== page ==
Backgrounder: Trans Mountain approval wrong choice for endangered killer whales and climate

Trans Mountain Pipeline Project Backgrounder, by Ecojustice, Living Oceans Society and Raincoast Conservation Foundation.

Southern Resident killer whales surface in a group in the Salish Sea.

Photo by NOAA.

The federal government’s decision to approve the Trans Mountain pipeline project is the wrong choice for endangered killer whales and for the climate emergency.

Timeline

Ecojustice, Living Oceans Society, Raincoast Conservation Foundation and the Trans Mountain pipeline project:

January 2016 – The groups appeared before the National Energy Board (NEB) panel charged with reviewing the Trans Mountain Expansion Project. At the time, Kinder Morgan still owned the project.

June 2016 – The groups filed for a judicial review of the NEB’s final report, which recommended Cabinet approve the expansion.

December 2016 – The groups launched a second a lawsuit challenging Cabinet’s approval of the expansion.

October 2017 – The groups appeared in court as part of a landmark hearing that saw environmental groups, First Nations, communities and local governments make the case for why the project could not proceed. On behalf of their clients, Ecojustice lawyers argued the government’s approval of the project violated its responsibility to protect endangered Southern Resident killer whales.

August 2018 – The groups won a major victory when the Federal Court of Appeal struck down Cabinet’s approval of the Trans Mountain project. The court ruled that the approval failed to comply with the Species at Risk Act and that the government failed to properly consult with First Nations.

January 2019 – The groups made submissions to the NEB once more to give evidence on how the project-related marine shipping will impact endangered Southern Resident killer whales.

Quick facts

Southern Resident killer whales and the Trans Mountain pipeline project

  • Southern Resident killer whales are a genetically and culturally distinct population of endangered orcas. Only 76 remain.
  • If built, the Trans Mountain pipeline project would lead to a sevenfold increase in tanker traffic — for a total of 408 trips per year — through critical Southern Resident habitat. It would also increase the risk of a catastrophic oil spill.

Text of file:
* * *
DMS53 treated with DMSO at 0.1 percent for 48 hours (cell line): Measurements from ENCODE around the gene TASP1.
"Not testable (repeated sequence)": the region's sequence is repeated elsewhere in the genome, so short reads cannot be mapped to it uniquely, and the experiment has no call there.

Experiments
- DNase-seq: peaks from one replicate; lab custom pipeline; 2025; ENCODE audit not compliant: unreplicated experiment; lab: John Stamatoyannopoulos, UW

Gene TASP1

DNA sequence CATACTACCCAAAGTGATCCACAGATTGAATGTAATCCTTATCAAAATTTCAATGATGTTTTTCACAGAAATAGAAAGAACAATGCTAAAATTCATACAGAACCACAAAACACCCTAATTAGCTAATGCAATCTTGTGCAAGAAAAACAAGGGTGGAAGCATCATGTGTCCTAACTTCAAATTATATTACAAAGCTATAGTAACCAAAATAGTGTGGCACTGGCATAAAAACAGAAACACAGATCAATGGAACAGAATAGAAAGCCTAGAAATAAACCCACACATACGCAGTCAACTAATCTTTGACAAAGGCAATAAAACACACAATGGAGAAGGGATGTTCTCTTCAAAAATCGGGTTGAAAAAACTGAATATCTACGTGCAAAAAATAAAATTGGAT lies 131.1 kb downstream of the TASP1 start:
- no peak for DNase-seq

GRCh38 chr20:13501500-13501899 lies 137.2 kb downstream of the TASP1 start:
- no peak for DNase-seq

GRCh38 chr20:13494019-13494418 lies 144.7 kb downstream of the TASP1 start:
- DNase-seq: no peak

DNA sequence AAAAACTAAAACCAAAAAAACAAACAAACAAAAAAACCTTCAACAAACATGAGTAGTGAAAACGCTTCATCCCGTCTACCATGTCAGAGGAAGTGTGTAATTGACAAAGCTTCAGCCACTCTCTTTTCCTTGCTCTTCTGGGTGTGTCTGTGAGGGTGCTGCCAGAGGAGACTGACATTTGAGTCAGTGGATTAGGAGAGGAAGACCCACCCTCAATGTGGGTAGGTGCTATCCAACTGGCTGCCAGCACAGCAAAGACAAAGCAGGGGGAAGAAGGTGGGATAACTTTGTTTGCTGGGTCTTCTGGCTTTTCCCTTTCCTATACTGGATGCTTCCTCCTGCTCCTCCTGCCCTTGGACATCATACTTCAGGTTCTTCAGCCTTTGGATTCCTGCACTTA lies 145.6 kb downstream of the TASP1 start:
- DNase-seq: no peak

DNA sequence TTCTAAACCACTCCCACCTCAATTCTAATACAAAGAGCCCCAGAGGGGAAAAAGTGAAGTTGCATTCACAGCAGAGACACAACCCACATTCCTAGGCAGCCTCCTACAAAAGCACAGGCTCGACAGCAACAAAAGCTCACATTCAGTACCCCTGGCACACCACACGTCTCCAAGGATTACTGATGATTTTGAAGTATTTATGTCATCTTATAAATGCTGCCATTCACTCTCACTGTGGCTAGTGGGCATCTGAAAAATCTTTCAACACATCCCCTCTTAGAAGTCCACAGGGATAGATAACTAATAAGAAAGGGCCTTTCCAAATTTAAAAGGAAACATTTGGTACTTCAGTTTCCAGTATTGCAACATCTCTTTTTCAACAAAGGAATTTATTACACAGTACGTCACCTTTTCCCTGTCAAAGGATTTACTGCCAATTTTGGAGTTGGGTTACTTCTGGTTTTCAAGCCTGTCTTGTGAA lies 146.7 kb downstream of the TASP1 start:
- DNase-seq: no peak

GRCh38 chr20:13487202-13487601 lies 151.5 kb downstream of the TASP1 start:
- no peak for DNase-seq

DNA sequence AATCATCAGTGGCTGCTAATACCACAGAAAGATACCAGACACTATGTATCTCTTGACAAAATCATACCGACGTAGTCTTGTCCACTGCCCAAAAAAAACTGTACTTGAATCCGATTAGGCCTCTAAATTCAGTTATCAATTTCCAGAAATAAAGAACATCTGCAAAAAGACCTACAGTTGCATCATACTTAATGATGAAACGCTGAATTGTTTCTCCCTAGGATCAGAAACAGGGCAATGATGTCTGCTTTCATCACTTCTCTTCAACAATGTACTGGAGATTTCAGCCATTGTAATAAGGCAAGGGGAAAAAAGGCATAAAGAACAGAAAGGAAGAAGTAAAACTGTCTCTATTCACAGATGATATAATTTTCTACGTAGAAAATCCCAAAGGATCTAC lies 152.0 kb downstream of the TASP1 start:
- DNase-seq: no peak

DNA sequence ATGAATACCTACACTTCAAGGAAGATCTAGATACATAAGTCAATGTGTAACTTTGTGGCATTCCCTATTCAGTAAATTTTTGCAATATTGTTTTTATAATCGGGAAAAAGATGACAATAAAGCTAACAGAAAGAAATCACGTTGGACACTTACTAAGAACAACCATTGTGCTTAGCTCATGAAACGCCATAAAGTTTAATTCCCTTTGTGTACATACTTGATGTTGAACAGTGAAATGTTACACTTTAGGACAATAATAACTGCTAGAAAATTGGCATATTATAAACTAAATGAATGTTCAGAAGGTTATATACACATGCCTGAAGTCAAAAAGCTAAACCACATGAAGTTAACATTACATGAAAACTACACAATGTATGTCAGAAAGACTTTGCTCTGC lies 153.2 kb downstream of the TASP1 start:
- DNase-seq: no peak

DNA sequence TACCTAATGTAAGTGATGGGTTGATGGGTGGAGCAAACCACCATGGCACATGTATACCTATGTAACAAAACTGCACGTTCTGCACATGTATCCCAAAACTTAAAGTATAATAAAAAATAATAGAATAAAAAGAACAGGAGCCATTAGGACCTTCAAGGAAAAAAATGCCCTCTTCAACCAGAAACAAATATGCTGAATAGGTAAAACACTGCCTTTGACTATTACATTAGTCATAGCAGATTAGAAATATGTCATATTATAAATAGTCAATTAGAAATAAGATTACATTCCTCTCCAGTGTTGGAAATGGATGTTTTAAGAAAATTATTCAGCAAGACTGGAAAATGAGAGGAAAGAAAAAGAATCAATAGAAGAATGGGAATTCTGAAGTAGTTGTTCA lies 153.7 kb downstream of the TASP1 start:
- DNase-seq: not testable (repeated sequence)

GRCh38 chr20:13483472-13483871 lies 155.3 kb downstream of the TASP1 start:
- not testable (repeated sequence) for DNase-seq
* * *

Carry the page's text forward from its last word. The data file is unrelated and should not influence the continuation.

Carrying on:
• Building the expansion would result in a greater than 50 per cent chance Southern Residents would effectively go extinct within this century.
  • In its project reconsideration report, the National Energy Board itself found “Project-related marine shipping is likely to cause significant adverse environmental effects on the Southern Resident killer whale and on Indigenous cultural use associated with the Southern Resident killer whale.”

Climate change and the Trans Mountain pipeline project

  • According to the UN’s Intergovernmental Panel on Climate Change, we have only 11 years to ward off the worst impacts of climate change.
  • Environment and Climate Change Canada estimates tankers related to the Trans Mountain pipeline expansion would create 76,200 tonnes of CO2 emissions per year — the equivalent of adding 16,178 passenger vehicles to the road each year
  • According to Abacus Data, 83 per cent of Canadians say they are quite, very, or extremely concerned about climate change.
  • Polling from Abacus Data also suggested 69 per cent of Canadians say climate policies will be among the top five considerations affecting how they’ll vote in the election this fall.
  • Members of Parliament passed a motion to officially declare a national climate emergency on June 17, 2019, just one day before Cabinet approved the Trans Mountain pipeline project. 
The House declared that “Canada is in a national climate emergency which requires, as a response, that Canada commit to meeting its national emissions target under the Paris Agreement and to making deeper reductions in line with the Agreement’s objective of holding global warming below two degrees Celsius and pursuing efforts to keep global warming below 1.5 degrees Celsius.”

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